First Seychellois woman heads a Hilton brand resort in Seychelles
For the first time, a Seychellois woman, Doreen Valentin, has been promoted to the post of hotel manager of a DoubleTree by Hilton hotel in Seychelles, the Allamanda Resort & Spa, as of March 1, 2022.
SNA met with Valentin to learn more about her journey to the top of a 4-star hotel and what it means to become manager of a Hilton brand resort in Seychelles.
SNA: Tell us about yourself and how did your career start?
DV: I grew up in the district of Port Glaud where I attended both primary and secondary school. Following this, I went to NYS (National Youth Service) like most kids back then and from there I went to Polytechnic where I did secretarial studies for two years. My first choice was tour guiding as I loved talking and tourists, and the others were teaching and nursing.
I always wanted to get a job fast so that I could help my parents as we were a poor family. My parents had eight children – four girls and four boys – and I was the third child. Seeing my parents struggle a lot pushed me to find ways to help them.
While doing secretarial studies, I learned a lot about administrative work. Once I completed my course, I got employed as a secretary for the Ministry of Education at the secretarial studies section of Polytechnic. I worked there for about a year and then moved to the Ministry of Employment which was still located at Unity House at the time. I was a secretary in the manpower planning section.
SNA: How did you enter the tourism industry and what were your aspirations at the time?
DV: The idea of working in a hotel was always there and I was constantly looking for available vacancies. I applied for a secretary position in the human resources department at the Le Meridien Barbarons and that is when I entered the tourism industry.
At the time I was about 22 years old. Not at any given point did I think I would be where I am today. On the first day that I started working for Le Meridien Barbarons, I left at 9 pm. Leaving work late has never been a problem for me. Just a month into the job, my superior went on leave, leaving me behind to take care of things for him. He sort of dropped me in deep waters, but I made it through. Throughout my career, I kept the same spirit.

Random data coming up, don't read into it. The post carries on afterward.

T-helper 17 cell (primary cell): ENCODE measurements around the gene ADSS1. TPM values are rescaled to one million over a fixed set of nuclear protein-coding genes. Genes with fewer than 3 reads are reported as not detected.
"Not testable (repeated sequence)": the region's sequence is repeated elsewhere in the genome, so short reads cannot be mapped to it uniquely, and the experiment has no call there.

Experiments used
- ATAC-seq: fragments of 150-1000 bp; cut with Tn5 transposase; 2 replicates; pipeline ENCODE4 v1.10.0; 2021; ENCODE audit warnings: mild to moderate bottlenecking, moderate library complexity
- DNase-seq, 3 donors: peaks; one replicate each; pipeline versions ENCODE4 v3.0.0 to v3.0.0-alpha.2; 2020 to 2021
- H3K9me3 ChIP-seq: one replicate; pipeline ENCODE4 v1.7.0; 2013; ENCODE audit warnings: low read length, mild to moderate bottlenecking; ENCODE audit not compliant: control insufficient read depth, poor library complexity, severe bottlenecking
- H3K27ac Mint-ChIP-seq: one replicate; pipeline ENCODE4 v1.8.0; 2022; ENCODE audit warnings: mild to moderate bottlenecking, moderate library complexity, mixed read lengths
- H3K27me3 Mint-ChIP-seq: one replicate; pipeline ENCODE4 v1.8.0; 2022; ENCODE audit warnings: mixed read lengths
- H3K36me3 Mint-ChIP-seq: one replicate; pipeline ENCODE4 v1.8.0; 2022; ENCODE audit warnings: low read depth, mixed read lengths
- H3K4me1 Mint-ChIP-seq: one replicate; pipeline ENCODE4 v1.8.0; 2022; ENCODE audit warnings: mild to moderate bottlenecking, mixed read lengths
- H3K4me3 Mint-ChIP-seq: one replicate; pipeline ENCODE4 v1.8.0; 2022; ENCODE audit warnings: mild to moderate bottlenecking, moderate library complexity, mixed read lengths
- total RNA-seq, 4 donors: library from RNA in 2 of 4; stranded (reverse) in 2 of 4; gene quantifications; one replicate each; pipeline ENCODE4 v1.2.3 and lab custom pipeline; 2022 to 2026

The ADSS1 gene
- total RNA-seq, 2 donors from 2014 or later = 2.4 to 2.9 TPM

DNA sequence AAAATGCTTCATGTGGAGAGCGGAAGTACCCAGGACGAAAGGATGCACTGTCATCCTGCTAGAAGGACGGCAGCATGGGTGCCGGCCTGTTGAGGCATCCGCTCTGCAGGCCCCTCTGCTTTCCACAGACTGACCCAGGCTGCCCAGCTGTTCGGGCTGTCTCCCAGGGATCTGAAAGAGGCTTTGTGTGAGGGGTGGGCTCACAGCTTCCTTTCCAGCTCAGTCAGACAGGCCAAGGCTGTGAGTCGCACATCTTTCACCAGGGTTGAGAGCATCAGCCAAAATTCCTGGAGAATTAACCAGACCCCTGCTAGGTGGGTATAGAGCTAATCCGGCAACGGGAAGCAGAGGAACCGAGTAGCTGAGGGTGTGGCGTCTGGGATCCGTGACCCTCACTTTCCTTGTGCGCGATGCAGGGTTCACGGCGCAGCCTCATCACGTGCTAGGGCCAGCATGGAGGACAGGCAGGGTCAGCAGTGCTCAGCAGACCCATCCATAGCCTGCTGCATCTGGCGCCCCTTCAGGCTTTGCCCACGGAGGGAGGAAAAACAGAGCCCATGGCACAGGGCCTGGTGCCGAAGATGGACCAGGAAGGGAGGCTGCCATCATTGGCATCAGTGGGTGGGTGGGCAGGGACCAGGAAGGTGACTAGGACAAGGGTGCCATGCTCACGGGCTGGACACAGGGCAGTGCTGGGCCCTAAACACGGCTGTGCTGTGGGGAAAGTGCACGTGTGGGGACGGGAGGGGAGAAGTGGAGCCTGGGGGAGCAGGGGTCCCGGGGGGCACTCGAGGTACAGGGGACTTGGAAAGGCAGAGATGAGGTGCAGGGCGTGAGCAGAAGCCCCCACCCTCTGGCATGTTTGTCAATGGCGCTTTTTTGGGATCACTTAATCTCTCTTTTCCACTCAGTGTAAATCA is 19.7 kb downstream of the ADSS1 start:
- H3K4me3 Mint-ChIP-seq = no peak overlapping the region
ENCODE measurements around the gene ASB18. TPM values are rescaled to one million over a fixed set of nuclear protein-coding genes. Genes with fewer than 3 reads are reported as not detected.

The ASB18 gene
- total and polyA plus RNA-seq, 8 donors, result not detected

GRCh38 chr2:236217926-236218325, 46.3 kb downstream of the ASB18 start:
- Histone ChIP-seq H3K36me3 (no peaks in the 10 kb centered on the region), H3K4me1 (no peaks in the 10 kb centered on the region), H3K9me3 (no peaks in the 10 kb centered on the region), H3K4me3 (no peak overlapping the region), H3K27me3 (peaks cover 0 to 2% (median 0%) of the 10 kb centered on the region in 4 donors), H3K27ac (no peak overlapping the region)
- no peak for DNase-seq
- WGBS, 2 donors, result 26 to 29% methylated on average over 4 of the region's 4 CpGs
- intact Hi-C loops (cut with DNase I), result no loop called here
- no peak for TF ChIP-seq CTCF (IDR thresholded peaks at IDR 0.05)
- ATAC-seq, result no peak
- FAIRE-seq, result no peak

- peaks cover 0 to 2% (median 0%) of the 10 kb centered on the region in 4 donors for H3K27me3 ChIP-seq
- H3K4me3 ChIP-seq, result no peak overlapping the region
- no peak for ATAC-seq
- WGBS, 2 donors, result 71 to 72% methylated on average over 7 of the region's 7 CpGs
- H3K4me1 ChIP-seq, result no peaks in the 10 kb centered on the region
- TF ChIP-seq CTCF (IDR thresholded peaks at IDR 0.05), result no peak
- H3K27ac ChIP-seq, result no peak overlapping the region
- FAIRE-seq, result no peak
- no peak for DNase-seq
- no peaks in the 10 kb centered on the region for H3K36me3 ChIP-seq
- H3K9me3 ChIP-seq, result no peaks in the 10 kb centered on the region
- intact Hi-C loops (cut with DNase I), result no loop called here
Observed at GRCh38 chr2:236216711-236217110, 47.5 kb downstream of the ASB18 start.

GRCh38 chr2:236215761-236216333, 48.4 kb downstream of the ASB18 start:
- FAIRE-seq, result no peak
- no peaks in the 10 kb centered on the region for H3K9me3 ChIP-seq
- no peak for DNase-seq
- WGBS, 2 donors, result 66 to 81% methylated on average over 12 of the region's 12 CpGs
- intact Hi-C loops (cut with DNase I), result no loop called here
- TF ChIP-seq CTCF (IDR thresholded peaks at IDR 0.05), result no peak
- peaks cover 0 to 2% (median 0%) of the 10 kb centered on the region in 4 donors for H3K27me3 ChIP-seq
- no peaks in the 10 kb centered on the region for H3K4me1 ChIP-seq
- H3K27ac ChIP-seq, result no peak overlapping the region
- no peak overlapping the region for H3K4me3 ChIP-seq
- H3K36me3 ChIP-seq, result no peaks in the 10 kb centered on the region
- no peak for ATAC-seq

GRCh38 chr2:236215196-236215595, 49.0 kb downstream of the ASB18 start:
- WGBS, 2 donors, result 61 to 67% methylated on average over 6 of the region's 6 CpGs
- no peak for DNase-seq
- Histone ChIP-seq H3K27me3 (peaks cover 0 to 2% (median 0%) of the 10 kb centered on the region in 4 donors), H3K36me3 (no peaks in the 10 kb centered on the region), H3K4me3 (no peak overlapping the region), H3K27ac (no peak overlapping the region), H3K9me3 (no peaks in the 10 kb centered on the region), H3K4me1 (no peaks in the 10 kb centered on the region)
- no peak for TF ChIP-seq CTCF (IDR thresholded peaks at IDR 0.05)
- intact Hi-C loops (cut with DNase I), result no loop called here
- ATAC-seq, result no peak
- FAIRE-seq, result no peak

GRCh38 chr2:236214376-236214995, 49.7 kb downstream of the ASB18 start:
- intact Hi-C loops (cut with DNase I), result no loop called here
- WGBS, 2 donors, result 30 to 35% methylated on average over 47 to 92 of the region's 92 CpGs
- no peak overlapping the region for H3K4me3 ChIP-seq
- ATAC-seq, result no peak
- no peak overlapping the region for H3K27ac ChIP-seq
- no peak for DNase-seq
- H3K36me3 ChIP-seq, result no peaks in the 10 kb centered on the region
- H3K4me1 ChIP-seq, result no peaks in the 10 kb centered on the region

SNA: When did you join the Hilton hotel chain and which positions did you hold?
DV: I began working with Hilton on October 6, 2006 – it is one of the dates that I will not forget. I started as a training coordinator after leaving my position as a human resources manager at the Coco de Mer Hotel on Praslin. I really wanted to develop my skills in training and I left my higher paying job to join Hilton, a chain that has invested a lot in me in terms of training.
In 2010, I moved to Namibia for two years with my then general manager who was going to open a hotel in Windhoek. He wanted me to train his staff there. My husband joined me as it was a family package. The time I spent there, doing certain things for the first time, allowed me to see things in a different light and brought valuable experiences.
From Namibia, I was sent to Hilton Abu Dhabi, where I did a year and a half, again in HR and training. It was a really nice experience and I wouldn’t have come back to Seychelles if not for some personal issues. When I got back to Seychelles, I became the cluster training manager for all the three Hilton hotels in Seychelles at the time – Labriz, Northolme and Allamanda. I did this all alone with the help of secretaries. Hilton trained me as one of two master trainers in Africa, and because of this, I get to travel a lot which I really enjoy.
In 2014, I did human resources for Northolme and Allamanda until the end of March 2017, after which I got promoted to resort manager for Doubletree by Hilton Seychelles Allamanda Resort and Spa. When Hilton was looking for a person to fill the post, I was still the HR and everyone who applied had something missing, and I asked my GM if I could do the job, and after some consideration, I got the job.
The surprise came at the end of February of this year when the vice president in charge of all Hilton chains in Africa told me that he was promoting me as hotel manager. It was a real surprise as I wasn’t expecting it. For a second, I doubted myself but said yes. The main difference between a resort and hotel manager is that I am fully accountable for the hotel, though I have an area country manager who proves me the support that I need.
President Wavel Ramkalawan personally congratulated Doreen Valentin on her new promotion to hotel manager at DoubleTree by Hilton Seychelles – Allamanda Resort and Spa. (Seychelles Nation) Photo License: CC-BY
SNA: What does it mean to become the first female Seychellois to be promoted to the position of hotel manager of a big chain like Hilton?
DV: I didn’t focus on becoming the first Seychellois woman to hold such a position. I focused on taking all the available opportunities that came my way, allowing me to do better. I am happy as a Seychellois and I just hope that other fellow citizens would take these international challenges.